World Cup moments: Luis Suarez bites Giorgio Chiellini
Uruguayan striker reverts to type as Italian becomes the third bite victim of his career
Italy’s Giorgio Chiellini and Luis Suarez after the Uruguay striker bit him in Natal. Photograph: Emilio Lavandeira/EPA
In the first half of Uruguay’s final group game against Italy at the 2014 World Cup, Luis Suárez launched a late, clumsy challenge on Andrea Pirlo, upending the playmaker with the subtlety of a man taking down a tree with a blunt axe. As Pirlo tumbled, a flailing forearm struck Suárez around the ear. Suárez, assuming the role of the wronged man, held his head, stared at Pirlo, looking hurt and shocked - shocked! - that anyone could do such a thing.
Around 40 minutes later, the score still 0-0, Suárez did similar. But this time the catalyst was something more unusual. Add Giorgio Chiellini’s name to the list with Otman Bakkal and Branislav Ivanovic: for the third time in his career, Suárez had bitten an opponent during a match.
Before that tournament he was on a PR campaign. This was a new Luis Suárez. Not the one who racially abused Patrice Evra, or bit Ivanovic and Bakkal, or punched Dominic Adiyiah’s header off the line against Ghana. “I want to change the bad boy image that has stuck for a bit because I don’t think I am at all how I have been portrayed,” Suárez told Sports Illustrated.
Warming to the theme, he also said: “Obviously, it’s not the most attractive image that I can have for myself. But that’s not what I want to be remembered for. I want to do things right. I really, really do.”
Pre-tournament knee surgery meant he wasn’t fit enough to play in Uruguay’s opener, a defeat by Costa Rica, but in their second game he scored twice against England to knock them out.
Uruguay had to beat Italy to go through but the game was stodgy, both teams toiling in the Natal heat: Suárez looked like a man playing with weights on his legs. On 66 minutes, the ball broke to him, through on goal, but Gigi Buffon dived to save his jabbed shot.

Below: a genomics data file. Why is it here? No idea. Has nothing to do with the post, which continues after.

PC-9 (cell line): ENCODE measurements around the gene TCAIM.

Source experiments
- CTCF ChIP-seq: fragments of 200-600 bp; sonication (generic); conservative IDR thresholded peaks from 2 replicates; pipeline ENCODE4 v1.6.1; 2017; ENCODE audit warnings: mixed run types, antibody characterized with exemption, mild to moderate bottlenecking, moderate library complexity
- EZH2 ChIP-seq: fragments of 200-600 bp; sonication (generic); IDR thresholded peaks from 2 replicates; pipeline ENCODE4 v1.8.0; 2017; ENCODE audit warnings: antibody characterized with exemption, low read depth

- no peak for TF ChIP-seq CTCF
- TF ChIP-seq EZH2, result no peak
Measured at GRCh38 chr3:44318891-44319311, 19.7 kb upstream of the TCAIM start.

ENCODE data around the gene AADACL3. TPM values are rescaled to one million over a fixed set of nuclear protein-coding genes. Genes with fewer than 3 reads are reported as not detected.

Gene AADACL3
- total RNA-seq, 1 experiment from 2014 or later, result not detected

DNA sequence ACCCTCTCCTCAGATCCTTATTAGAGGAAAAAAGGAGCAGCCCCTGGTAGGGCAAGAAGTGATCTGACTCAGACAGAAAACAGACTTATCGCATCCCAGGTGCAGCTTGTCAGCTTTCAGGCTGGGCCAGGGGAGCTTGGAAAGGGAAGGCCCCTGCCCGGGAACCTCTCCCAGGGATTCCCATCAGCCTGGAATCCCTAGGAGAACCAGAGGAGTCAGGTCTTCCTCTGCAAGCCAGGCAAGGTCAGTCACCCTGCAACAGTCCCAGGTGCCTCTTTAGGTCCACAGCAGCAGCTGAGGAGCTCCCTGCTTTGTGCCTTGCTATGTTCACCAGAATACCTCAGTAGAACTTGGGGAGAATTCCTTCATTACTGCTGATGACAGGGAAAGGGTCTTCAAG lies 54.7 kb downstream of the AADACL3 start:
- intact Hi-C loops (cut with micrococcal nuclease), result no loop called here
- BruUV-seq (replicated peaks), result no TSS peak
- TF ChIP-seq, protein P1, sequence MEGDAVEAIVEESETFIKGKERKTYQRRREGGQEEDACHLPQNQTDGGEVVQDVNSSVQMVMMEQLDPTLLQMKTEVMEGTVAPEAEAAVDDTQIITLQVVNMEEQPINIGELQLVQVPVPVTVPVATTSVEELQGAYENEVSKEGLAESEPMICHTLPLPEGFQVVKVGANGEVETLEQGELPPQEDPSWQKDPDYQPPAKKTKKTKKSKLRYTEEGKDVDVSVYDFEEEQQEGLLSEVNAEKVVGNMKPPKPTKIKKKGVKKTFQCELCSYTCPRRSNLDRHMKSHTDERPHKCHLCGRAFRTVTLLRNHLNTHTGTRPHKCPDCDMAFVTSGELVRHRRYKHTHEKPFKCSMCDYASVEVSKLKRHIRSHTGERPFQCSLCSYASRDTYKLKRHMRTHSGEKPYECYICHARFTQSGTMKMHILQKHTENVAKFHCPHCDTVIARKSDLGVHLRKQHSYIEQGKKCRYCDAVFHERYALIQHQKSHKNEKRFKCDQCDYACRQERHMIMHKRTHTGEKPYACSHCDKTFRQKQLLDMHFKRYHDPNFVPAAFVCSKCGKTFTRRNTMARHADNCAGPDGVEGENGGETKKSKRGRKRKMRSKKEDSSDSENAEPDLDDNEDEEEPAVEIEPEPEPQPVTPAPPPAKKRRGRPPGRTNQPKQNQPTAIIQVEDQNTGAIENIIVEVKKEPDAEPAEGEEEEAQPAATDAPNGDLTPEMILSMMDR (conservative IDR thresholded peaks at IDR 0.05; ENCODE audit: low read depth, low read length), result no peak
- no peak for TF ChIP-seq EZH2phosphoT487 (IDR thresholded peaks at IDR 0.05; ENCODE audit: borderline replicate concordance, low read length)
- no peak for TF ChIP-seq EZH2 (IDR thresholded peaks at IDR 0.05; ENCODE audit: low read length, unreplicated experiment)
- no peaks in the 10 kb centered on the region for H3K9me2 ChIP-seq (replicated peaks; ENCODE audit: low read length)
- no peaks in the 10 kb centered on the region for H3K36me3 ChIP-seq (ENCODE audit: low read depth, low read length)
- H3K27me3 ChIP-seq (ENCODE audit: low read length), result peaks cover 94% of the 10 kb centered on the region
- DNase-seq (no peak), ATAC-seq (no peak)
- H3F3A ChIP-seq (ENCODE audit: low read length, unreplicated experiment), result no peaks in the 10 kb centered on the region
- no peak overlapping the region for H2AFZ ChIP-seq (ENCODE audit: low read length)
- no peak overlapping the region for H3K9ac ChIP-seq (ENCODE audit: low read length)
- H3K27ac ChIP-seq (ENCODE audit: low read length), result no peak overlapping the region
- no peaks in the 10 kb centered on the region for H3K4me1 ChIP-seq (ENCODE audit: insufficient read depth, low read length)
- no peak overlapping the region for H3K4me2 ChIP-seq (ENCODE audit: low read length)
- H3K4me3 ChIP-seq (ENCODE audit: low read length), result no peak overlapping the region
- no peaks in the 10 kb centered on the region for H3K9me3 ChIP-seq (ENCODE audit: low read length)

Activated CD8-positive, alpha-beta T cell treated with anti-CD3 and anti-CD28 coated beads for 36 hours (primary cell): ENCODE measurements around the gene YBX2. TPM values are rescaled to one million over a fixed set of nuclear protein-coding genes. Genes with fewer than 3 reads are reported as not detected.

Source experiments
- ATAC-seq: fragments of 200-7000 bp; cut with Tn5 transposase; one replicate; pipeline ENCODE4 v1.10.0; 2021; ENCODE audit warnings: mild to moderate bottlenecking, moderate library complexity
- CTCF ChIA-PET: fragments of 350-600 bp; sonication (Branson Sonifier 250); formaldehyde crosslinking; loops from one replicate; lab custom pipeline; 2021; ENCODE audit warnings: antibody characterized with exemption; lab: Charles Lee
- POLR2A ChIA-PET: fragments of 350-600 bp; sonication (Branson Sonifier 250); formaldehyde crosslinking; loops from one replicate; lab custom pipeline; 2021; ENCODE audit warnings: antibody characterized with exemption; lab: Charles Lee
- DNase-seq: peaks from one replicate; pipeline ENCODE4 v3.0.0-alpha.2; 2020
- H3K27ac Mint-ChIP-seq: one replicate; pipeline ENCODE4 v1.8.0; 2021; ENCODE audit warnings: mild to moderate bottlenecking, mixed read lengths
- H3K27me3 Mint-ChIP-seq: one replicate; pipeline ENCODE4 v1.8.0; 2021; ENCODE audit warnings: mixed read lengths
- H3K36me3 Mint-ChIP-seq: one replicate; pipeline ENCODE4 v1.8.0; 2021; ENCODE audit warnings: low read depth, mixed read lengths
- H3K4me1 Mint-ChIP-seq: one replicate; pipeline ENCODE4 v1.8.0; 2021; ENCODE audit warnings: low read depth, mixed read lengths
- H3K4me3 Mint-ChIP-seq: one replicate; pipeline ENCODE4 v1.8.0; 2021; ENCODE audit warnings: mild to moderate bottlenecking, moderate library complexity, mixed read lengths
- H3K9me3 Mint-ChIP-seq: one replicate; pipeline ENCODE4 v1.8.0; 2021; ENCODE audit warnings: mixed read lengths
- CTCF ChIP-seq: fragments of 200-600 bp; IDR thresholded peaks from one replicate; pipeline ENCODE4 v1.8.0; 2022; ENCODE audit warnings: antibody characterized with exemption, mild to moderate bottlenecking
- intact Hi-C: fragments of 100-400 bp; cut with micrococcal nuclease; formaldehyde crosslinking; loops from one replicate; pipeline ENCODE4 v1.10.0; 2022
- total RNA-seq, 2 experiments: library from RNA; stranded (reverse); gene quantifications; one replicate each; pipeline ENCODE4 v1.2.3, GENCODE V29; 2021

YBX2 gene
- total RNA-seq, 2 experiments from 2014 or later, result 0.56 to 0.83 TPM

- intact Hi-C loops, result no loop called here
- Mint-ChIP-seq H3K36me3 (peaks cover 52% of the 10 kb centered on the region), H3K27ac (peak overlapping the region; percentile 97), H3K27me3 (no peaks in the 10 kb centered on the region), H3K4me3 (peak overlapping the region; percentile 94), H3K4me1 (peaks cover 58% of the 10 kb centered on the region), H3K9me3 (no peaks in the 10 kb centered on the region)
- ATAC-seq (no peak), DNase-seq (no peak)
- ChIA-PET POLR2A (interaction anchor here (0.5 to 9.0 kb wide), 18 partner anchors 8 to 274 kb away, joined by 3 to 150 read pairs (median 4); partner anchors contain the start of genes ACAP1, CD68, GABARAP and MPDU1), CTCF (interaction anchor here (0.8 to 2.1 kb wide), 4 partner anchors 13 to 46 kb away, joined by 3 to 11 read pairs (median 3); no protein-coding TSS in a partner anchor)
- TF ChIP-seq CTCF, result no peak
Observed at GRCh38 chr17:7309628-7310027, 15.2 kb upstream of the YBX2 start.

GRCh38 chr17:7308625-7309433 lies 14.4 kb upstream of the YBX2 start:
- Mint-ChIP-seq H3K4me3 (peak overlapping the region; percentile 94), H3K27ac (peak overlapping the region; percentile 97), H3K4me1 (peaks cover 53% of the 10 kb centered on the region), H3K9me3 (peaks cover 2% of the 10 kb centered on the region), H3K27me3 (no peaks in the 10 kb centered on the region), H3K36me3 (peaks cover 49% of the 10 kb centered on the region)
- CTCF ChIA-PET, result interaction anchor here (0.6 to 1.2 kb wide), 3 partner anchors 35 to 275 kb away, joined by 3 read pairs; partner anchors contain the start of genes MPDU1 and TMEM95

According to Suárez, this was the seed of what followed. He explained in his autobiography that in both previous incidents, frustration caused his dental outbursts. He bit Bakkal while playing for Ajax when “we were on a bad run that would lead to our manager Martin Jol getting the sack”, while the Ivanovic incident came after “I gave away a stupid penalty”.
And so it was again. “If I had scored that goal,” he wrote, “then what followed would never have happened. I would not have done anything. Nothing.” So it was all Buffon’s fault, really.
On 79 minutes, Chiellini half headed away the ball and, as it bobbled out to the left, Suárez steamed in. The two jostled, then fell to the floor. Nobody nearby seemed to react. Matteo Di Sciglio, five yards away, protested vaguely only after seeing how outraged and bemused his team-mate was. You can’t blame him.
Referee Marco Rodríguez - serendipitously nicknamed Chiquidrácula - gave a free-kick to Italy. Since he didn’t even book Suárez, what infraction he thought he saw is unclear.
A livid Chiellini chased Rodríguez, pulling aside his shirt to show the teeth marks. In a misguided act, Gaston Ramírez attempted to cover the shoulder as if that would make it go away. Suárez sat on the floor holding his teeth. In his previous biting episodes he’d targeted fleshier areas. Chiellini, a man who looks as if he was chiselled rather than born, would have been altogether tougher.